According to one embodiment of the invention, a unit is used or included for setting and indicating the torque values. Thus, for example, a liquid-crystal gauge can be used for indicating the torsional resistance effected by the tightener at each moment in time. Close to the liquid-crystal gauge there are elements for indicating the set torque value at which the release of the tightener will take place. When the tightener has reached the set value, the liquid-crystal gauge has been activated close to the element in question for the set values, the result of this being that an observer can continuously monitor the torque values up to the value in question. In one embodiment, a special indication is obtained when the set value has been reached. The setting and indicating unit can also be designed with members for setting two or more output speeds of the torsion-effecting or screwdriver part.
In one embodiment, the energy supply circuit of the electric motor is sensed by a sensing circuit. The latter is actuable when the current in the energy supply circuit reaches a predetermined current value. At such value, the sensing circuit generates and sends an interrupt signal or break signal to the interrupting or breaking members of the energy supply circuit of the electric motor. In addition, the motor can be short-circuited in order to shorten the stoppage time.
By virtue of the features mentioned above, the torsional tightener can operate with exact release of the set torque values. The torque tightener can be tailored to a specific purpose, for example, tightening screws of, for example, gold or titanium in implants anchored in bone. Screw-shaped implants, or thread taps for such implants, can be anchored in or shape bone with the said exactness of release. The connection to one or more indicating and/or setting units makes it possible to obtain, in an extremely simple manner, continuous information on, for example, the state of the bone/dentine in which implanting is to take place.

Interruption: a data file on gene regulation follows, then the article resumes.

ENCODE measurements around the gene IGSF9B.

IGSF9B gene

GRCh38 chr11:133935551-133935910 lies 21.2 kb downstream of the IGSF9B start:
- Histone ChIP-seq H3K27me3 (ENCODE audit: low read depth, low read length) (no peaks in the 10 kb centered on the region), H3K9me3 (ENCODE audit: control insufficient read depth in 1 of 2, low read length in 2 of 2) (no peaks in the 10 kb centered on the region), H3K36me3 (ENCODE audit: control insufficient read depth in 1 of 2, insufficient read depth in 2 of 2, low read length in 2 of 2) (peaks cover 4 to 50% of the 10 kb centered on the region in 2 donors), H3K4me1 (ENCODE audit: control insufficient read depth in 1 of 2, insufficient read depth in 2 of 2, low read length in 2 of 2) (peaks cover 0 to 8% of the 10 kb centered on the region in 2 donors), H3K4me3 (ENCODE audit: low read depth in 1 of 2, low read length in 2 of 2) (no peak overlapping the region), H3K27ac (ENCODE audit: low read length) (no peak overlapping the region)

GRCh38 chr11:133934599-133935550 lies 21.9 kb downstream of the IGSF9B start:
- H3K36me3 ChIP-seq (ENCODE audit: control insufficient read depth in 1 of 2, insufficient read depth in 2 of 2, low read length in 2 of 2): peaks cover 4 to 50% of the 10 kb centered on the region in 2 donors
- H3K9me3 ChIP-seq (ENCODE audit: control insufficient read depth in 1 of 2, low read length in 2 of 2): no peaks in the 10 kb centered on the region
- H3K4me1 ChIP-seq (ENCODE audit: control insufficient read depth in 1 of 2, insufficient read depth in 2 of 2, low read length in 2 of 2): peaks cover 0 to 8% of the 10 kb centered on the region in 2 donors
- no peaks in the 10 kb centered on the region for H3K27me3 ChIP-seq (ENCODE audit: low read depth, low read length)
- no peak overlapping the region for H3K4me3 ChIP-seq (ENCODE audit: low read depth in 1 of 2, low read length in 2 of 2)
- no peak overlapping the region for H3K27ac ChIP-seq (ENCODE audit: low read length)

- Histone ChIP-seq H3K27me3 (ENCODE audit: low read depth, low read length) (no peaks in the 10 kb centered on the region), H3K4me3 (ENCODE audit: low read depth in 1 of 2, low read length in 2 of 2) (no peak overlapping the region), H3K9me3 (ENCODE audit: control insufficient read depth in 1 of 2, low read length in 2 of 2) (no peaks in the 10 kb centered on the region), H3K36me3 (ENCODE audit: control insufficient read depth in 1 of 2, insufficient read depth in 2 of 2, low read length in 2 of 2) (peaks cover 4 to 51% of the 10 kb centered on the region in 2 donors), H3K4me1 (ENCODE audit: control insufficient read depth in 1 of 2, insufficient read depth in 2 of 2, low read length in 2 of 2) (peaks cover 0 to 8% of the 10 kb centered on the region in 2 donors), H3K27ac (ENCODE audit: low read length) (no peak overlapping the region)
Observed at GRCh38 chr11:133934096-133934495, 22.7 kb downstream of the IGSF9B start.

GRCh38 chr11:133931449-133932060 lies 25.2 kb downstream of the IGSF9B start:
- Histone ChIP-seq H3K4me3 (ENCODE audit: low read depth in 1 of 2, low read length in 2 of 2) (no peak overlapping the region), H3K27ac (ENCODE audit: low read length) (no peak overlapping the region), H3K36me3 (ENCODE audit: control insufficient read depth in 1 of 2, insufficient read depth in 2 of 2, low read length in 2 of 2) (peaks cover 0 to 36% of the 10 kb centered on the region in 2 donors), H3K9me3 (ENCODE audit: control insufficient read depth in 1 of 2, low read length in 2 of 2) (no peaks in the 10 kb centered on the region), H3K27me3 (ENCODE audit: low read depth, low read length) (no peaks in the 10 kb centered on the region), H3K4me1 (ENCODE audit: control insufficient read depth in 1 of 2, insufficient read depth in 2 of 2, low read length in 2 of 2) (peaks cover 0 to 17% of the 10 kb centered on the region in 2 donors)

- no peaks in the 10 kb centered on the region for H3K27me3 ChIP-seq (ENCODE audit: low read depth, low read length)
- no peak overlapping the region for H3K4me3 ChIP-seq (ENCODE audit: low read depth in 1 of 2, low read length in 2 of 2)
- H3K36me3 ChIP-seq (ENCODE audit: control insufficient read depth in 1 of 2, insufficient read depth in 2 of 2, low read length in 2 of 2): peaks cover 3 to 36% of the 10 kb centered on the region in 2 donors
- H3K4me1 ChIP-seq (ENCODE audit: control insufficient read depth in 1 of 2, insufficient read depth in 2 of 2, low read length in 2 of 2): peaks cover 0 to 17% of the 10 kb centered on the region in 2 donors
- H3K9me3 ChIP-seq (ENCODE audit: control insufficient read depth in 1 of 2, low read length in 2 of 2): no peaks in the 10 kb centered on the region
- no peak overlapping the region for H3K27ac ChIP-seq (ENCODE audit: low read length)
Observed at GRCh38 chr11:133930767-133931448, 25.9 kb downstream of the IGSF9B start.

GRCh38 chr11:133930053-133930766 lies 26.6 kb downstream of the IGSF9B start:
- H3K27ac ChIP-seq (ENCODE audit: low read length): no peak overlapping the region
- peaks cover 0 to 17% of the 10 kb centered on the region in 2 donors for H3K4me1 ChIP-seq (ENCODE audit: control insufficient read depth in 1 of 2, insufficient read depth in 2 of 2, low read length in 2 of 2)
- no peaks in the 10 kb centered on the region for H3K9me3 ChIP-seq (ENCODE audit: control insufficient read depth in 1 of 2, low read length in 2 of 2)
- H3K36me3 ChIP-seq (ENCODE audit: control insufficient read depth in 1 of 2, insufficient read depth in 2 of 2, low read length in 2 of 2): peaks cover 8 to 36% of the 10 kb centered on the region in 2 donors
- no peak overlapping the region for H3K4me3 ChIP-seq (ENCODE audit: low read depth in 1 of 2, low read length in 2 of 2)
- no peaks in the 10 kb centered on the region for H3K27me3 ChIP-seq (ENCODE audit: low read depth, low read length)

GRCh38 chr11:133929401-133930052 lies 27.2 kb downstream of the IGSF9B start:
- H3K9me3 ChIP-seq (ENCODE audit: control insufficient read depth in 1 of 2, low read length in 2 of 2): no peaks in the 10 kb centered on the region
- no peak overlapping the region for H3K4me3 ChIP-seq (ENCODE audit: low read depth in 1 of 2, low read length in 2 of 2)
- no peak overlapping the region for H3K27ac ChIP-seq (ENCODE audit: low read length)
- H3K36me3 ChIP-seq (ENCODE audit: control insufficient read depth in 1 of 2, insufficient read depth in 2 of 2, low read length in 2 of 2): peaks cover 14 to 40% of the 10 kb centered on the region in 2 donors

A presently proposed embodiment of an arrangement having the features characteristic of the invention will be described hereinbelow with reference to the attached drawings, in which
FIG. 1 shows a vertical cross-section of the anchoring of a prosthesis, specifically, a dental crown in a cap which in turn is screwed securely in an implant anchored in the dentine;
FIG. 2 shows a vertical cross-section of the threading of the dentine with the aid of a thread tap which is under the torsional influence of a tightening member;
FIG. 3 shows a torque-speed diagram;
FIG. 4 shows a longitudinal cross-section of a torsional tightener with a connector for electrical connection;
FIG. 5 shows a horizontal view of a setting and indicating member for the connector according to FIG. 4;